Træhuse fra Aalborg 1050-1600 – Planløsninger og indretninger
Nøgleord:træhuse, Aalborg, planløsning, indretning
The layout and organisation of wooden houses in Aalborg from 1050-1600
This analysis of the layout, organisation and use of wooden houses in Aalborg in the period 1050-1600 is based on the remains of 39 buildings from a total of 11 different excavations carried out between 1962 and 2008. Wooden houses have been excavated at 41 sites in Aalborg, but at only 12 of these sites was the level of recording adequate to permit inclusion in this analysis. In addition, Aalborg has 23 half-timbered houses dated prior to 1600, seven of which still stand on their original site. Out of this total of 62 wooden houses, 25 examples provide good information on layout, organisation and use and therefore form the backbone of this study.
In terms of date, the main weight of the excavated houses lies in the 15th century, while the 14th century is poorest represented. Looking exclusively at the 23 best-preserved houses, the distribution is more uniform throughout the Middle Ages; however the 14th century remains underrepresented (tables 1 and 2).
None of the houses in the present assemblage has been excavated in its full extent. Even so, it is apparent from the data that the width of the houses was very uniform: generally 5-6 m in the case of the excavated houses. The reason for this is probably that wider houses would require longer tie beams and thereby have a weaker construction. The houses were probably built with a framed construction that contained insufficient timber to stabilise a wider structure. The length of the houses varied as the timber-framed buildings have a modular construction made up of bays. The length of a house can therefore be increased as required by simply adding further bays.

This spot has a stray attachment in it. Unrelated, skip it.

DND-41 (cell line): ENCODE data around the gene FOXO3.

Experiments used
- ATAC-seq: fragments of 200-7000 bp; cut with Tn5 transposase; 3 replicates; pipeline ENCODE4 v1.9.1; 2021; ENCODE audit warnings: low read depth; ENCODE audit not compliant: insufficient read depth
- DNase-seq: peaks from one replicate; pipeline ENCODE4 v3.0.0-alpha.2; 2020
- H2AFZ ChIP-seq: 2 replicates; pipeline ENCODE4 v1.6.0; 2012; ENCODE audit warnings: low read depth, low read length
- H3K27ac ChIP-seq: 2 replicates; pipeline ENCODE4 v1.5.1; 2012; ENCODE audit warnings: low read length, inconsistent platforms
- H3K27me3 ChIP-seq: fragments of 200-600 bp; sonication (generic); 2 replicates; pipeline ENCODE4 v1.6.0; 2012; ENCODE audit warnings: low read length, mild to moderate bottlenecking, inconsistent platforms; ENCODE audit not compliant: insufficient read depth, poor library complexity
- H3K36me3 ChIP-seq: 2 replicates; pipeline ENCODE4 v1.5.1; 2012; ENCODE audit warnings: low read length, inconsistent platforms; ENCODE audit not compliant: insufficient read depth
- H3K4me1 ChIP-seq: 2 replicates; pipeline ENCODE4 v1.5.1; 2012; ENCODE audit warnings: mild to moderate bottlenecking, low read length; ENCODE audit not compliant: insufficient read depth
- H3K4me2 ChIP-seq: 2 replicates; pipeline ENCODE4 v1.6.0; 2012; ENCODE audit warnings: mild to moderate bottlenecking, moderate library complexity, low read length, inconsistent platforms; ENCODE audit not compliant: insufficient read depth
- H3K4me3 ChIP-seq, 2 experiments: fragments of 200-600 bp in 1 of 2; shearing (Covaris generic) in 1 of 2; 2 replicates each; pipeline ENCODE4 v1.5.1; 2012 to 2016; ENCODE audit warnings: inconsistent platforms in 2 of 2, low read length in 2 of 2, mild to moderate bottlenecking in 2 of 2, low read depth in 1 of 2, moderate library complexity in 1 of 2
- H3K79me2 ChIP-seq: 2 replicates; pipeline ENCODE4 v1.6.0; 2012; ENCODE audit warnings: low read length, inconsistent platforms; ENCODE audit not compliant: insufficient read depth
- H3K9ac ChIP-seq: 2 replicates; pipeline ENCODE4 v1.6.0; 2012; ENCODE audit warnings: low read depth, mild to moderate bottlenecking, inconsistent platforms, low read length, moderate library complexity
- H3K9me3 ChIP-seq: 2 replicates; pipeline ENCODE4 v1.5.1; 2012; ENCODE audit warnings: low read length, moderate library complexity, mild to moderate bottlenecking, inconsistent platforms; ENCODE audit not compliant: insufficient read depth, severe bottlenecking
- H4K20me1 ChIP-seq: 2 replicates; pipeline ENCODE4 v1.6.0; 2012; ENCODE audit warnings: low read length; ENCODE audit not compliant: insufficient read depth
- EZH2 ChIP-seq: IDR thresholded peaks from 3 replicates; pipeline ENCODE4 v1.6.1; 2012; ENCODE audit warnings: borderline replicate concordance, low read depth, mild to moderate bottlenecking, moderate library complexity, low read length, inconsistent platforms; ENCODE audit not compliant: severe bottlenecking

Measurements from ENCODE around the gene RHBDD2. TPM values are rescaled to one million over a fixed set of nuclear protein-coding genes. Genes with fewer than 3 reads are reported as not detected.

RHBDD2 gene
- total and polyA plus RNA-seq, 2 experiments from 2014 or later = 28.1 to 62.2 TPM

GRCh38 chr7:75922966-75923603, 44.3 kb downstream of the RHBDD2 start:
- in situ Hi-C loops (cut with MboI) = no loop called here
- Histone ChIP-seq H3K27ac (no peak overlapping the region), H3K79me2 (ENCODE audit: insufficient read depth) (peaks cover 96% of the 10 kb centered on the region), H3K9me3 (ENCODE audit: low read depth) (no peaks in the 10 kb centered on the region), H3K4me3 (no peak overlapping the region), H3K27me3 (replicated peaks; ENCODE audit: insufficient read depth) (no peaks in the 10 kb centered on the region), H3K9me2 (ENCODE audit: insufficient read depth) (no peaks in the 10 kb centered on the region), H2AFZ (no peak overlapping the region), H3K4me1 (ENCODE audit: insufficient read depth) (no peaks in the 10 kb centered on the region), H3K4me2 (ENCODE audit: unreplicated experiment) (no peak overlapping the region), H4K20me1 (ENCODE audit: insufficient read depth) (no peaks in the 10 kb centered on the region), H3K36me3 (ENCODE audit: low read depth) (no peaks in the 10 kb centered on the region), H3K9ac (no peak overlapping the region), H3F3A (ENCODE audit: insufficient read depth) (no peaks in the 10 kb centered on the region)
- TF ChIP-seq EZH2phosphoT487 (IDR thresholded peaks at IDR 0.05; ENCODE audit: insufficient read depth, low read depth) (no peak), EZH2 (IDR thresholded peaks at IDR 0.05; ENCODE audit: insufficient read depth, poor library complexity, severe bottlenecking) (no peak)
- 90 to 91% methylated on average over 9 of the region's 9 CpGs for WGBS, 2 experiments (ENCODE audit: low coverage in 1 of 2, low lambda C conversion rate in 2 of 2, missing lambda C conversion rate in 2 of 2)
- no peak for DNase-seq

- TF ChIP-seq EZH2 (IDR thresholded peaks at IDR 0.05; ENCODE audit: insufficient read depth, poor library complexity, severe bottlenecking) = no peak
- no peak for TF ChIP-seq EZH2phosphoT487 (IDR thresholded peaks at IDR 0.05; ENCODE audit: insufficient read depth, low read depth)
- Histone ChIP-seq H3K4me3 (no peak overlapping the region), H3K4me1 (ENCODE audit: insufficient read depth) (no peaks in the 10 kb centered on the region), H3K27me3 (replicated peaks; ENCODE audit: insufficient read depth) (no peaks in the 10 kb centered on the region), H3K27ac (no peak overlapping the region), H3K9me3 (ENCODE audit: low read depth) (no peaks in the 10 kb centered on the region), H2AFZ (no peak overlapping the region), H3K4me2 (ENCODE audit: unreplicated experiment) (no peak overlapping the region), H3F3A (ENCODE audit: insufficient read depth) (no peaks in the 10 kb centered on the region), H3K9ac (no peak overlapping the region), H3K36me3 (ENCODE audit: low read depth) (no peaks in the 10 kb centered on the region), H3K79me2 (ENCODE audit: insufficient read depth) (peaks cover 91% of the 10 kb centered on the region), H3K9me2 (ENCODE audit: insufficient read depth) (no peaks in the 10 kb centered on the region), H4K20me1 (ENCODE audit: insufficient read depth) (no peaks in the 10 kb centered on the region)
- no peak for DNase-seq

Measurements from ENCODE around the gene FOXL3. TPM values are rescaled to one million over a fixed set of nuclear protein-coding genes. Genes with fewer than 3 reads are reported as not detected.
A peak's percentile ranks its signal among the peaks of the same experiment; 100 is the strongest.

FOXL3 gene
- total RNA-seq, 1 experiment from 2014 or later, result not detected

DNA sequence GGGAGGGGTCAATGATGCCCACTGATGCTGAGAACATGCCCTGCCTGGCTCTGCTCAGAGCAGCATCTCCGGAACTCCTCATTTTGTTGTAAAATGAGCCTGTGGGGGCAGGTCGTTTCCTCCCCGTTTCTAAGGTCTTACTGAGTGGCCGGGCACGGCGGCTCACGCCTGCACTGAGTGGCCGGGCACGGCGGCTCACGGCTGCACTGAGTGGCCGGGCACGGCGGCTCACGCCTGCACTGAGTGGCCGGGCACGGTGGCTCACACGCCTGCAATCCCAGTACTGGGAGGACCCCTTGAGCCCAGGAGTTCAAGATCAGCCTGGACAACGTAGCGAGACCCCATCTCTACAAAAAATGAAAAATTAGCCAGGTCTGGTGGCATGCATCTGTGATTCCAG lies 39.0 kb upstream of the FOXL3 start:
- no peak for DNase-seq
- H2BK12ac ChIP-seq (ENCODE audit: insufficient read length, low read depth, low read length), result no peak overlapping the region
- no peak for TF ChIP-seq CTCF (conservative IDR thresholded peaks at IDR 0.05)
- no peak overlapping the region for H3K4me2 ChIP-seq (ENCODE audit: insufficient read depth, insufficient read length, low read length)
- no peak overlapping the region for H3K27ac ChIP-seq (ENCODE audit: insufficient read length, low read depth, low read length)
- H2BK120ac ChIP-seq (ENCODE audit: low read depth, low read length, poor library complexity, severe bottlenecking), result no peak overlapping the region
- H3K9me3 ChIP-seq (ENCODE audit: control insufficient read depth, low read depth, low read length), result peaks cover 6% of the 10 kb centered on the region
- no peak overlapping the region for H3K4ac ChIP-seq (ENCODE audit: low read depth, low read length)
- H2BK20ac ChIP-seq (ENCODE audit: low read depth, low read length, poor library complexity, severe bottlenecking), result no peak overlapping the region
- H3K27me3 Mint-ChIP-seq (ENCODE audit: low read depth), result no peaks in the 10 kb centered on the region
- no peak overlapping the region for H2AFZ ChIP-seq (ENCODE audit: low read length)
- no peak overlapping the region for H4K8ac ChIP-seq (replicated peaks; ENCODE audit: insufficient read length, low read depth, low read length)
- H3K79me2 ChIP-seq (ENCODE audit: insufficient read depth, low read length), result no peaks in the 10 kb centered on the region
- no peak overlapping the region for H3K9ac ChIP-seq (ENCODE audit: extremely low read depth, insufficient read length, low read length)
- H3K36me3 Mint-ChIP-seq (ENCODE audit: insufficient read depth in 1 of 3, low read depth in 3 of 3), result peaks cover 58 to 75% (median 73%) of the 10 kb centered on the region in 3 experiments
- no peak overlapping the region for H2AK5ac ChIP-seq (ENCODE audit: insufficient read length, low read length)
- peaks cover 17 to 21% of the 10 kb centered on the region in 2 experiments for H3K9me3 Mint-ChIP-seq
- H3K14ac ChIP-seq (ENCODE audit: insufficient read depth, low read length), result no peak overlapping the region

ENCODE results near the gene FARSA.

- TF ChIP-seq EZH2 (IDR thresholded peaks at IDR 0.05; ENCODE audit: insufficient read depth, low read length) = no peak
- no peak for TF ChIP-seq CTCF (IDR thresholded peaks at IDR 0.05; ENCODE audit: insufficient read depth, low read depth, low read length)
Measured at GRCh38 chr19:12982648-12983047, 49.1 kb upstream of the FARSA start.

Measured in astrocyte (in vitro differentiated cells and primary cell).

Regionality is a major question in the discussion of layout, organisation and use and as all the primary material for this study derives from Aalborg, it is possibly only representative of the situation in Northern Jutland. Studies of 18th century farmhouses show that regional differences do not necessarily follow the usual regional groupings and, moreover, that they can be quite considerable (fig. 4). Variation between houses can also be the result of the different housing requirements of the various social strata.
If the study’s best preserved houses are examined in the light of the above, three things become immediately apparent: All the houses, with only two exceptions, are situated with their gable extending all the way out to the street, and secondly, also with two exceptions, they are located along Aalborg’s main thoroughfare. Finally, all the houses lie in a dense, intensive settlement. Despite the small sample size, the material reveals so many similarities between the houses that it can be considered to be homogeneous. Consequently, it is able to shed light on the prevailing conditions in the gable-fronted houses which faced on to Aalborg’s main street.
A collective overview of the layout and organisation of the houses is best illustrated by figures 2 and 3, where the house outlines are arranged in chronological order. As is apparent, partition walls have exclusively been identified running across the houses, and the number of rooms in each of them is modest. In the houses dating from the period 1050-1300 it was apparently normal to have a large room out towards the street, and in several instances the presence of some form of hearth has been demonstrated here. The room behind this was generally slightly smaller or of the same size as that at the front. The houses from the period 1350-1600 are, as in the preceding period, very uniform. They all have a large room out towards the street, but it is not possible to demonstrate whether this room was heated. The most striking common feature of the houses is that there are hearth structures in the rearmost or middle room; these are interpreted as representing the kitchen regions in the houses. The layout and organisation of two of the timbered-framed houses match that of the two latest, excavated houses. In both cases there is a large room out towards the street; this room was heated by a jamb stove. Behind this room lies the room with the kitchen hearth arrangement. In general, it can be said that the layout of Aalborg’s medieval and early Renaissance town houses was not particularly complicated and there were only very few rooms. The differences between the two periods 1050-1350 and 1350-1600 lie primarily in where and how the hearth was situated in the house.